State's Tallest Highrise Made From Wood

Jan 29, 2021

Apex is a wind power company based in Charlottesville, and true to its mission, the firm wanted its headquarters to be green. That’s why it’s building an eight-story highrise from a surprising material – wood.

When it’s finished, the new Apex building will be Virginia’s tallest structure made from mass timber – enormous panels of two-by-fours layered and glued together for strength. Architect Eric Ross says construction is 30-40% faster than building with concrete and steel."

“These are really uniquely prefabricated, highly engineered elements that come to the site and get put together like an erector set," he explains.  "They will assemble a floor per week.”  

The wood holds onto carbon while new trees are planted to replace those that were cut down.

“That sustainably harvested wood has sequestered carbon through its growth, and then the manufacturer is replanting the forest at a rate twice if not more than what they took out. So we’ve lowered our carbon footprint from the beginning,” he says. 

The firm has designed what will be the tallest mass timber building in the state.
Credit William McDonough+Partners

The panels can be as large as 8 feet by 60 and twelve inches thick.  Ross calls that plywood on steroids, and – he adds – the material doesn’t have to be painted or covered.

“This is a structural material that’s also a finished material.  It’s warm, it’s beautiful, it’s inviting.”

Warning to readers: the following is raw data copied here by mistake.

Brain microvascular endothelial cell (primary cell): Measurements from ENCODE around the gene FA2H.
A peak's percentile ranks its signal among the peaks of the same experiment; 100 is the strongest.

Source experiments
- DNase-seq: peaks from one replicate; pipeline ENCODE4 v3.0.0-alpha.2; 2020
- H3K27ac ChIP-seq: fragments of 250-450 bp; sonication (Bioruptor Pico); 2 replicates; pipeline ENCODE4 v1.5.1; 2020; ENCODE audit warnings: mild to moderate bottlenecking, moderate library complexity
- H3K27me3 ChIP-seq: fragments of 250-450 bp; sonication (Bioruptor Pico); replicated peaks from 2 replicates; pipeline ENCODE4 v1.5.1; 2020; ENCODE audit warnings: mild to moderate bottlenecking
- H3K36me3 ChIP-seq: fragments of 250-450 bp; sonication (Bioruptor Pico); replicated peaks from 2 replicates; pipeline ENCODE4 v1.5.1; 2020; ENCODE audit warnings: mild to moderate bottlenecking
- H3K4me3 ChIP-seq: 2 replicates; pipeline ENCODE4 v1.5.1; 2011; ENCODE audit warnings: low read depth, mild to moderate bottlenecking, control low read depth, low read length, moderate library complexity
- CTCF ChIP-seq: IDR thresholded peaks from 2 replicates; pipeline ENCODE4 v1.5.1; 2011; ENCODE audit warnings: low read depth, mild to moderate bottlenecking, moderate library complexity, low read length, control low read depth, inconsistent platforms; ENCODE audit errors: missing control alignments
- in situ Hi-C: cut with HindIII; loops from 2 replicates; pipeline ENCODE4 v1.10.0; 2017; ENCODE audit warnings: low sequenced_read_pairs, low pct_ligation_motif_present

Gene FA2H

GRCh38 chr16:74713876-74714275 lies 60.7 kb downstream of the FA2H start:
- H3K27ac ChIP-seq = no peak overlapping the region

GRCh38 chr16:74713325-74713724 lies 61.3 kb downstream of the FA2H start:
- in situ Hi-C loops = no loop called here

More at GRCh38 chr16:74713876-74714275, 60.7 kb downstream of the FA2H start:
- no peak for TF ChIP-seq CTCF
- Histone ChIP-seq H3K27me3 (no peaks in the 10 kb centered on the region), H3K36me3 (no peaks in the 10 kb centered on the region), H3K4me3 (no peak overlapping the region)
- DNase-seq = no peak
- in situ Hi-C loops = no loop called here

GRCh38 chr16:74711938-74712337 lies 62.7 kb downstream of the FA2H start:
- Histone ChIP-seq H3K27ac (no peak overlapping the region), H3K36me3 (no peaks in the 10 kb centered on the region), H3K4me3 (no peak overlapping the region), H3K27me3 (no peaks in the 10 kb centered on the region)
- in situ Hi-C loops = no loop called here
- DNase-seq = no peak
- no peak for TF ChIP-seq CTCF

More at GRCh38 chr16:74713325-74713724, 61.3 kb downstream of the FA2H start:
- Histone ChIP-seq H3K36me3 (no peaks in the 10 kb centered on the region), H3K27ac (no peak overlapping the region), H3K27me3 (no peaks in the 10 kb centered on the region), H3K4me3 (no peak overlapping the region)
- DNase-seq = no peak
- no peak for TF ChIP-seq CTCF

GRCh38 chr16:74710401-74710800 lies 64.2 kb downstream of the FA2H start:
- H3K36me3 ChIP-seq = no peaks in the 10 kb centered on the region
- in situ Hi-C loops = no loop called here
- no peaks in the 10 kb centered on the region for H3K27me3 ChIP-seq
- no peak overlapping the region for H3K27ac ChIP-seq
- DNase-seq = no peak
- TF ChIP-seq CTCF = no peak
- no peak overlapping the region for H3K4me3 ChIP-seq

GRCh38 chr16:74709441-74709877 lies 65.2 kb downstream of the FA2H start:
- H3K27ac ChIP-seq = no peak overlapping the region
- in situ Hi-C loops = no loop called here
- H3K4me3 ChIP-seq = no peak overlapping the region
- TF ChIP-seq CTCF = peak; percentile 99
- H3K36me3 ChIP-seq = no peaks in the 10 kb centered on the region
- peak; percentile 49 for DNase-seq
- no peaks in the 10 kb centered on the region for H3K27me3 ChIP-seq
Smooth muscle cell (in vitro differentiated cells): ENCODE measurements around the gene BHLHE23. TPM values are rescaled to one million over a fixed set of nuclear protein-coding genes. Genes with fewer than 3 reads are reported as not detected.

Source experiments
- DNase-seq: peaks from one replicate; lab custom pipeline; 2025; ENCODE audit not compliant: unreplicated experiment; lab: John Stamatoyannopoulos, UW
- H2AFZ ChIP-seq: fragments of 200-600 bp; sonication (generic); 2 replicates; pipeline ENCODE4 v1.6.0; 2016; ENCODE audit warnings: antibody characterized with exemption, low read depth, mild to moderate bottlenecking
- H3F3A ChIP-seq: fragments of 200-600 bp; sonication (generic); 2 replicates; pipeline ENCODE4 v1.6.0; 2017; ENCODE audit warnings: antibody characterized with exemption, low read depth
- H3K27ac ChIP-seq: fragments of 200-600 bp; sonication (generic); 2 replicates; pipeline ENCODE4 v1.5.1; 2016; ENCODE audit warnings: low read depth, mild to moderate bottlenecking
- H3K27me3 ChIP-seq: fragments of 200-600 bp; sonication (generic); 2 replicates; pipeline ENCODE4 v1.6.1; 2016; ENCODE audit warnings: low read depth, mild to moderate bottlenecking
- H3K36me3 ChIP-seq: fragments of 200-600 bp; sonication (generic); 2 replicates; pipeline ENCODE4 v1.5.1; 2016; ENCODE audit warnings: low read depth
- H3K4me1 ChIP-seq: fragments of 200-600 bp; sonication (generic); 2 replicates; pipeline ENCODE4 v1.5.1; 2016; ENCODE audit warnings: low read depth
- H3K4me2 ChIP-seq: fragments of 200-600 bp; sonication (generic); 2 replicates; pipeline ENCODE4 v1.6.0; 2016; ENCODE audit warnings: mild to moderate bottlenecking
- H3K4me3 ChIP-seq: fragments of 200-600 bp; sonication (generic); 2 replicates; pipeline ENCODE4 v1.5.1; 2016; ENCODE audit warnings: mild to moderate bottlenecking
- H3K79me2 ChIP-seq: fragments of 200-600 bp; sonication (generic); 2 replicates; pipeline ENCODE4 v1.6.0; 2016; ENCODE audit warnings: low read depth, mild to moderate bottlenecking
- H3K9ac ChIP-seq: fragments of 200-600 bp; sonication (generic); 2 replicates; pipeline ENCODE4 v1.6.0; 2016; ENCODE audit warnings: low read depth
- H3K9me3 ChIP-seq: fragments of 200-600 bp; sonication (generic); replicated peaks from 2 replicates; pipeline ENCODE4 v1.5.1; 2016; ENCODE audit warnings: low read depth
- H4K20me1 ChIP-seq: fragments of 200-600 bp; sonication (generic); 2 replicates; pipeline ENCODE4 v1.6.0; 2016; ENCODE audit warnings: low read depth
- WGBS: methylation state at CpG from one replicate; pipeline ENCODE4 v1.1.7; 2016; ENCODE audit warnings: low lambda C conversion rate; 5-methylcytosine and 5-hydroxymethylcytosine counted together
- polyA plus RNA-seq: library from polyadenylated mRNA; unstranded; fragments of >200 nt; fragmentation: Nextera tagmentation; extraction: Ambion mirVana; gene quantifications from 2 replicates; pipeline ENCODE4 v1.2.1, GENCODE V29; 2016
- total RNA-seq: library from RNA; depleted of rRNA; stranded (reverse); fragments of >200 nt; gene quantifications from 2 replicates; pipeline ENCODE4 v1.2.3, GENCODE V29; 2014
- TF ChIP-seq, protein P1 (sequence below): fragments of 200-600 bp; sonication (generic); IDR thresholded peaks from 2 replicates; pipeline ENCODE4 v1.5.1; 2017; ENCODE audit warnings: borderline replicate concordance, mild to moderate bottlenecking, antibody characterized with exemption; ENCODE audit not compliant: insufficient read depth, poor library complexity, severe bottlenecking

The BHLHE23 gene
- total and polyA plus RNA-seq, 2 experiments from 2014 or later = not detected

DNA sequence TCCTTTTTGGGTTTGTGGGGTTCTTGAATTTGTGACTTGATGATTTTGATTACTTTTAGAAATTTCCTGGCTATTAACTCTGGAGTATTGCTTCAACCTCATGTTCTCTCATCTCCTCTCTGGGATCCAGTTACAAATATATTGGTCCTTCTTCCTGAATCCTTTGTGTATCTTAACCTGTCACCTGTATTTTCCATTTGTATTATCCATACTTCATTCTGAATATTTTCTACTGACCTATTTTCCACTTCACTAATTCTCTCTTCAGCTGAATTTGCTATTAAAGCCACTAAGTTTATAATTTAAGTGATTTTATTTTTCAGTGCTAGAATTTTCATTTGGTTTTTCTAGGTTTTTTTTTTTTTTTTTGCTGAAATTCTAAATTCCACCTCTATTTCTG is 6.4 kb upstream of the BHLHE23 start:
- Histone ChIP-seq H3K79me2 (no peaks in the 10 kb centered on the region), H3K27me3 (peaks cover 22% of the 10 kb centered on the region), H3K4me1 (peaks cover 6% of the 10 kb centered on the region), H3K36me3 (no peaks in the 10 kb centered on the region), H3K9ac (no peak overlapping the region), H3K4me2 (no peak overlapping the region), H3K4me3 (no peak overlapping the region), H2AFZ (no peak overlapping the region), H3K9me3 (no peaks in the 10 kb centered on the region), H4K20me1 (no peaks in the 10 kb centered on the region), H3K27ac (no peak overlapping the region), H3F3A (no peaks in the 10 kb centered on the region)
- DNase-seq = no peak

Right now, Ross is getting this building material from Canada, but he says this region could be ideal for making mass timber.

“There are plenty of softwood lumber producers in the Southeast and we’re starting to see interest in bringing mass timber manufacturing into the area.”

The panels can be as large as 8 feet by 60 and twelve inches thick.  Ross calls that plywood on steroids, and – he adds -- the material doesn’t have to be painted or covered.

“This is a structural material that’s also a finished material.  It’s warm, it’s beautiful, it’s inviting.”

Right now, Ross is getting mass timber panels from Canada, but he says this region could be ideal places to make this building material which has been used in Europe for decades.

“There are plenty of softwood lumber producers in the Southeast and we’re starting to see interest in bringing mass timber manufacturing into the area.” 

Here in the U.S., Ross says, mass timber has attracted a fair amount of corporate attention from companies like Starbucks, Walmart, Google and YouTube.

But it’s still too expensive for companies building residential subdivisions.  With support from his alma mater, the Savannah College of Art and Design, he’s created a plan to bring more mass timber into new home construction – a road map called Return to Zero, that refers to an old fashioned, energy efficient practice of building with materials close to home.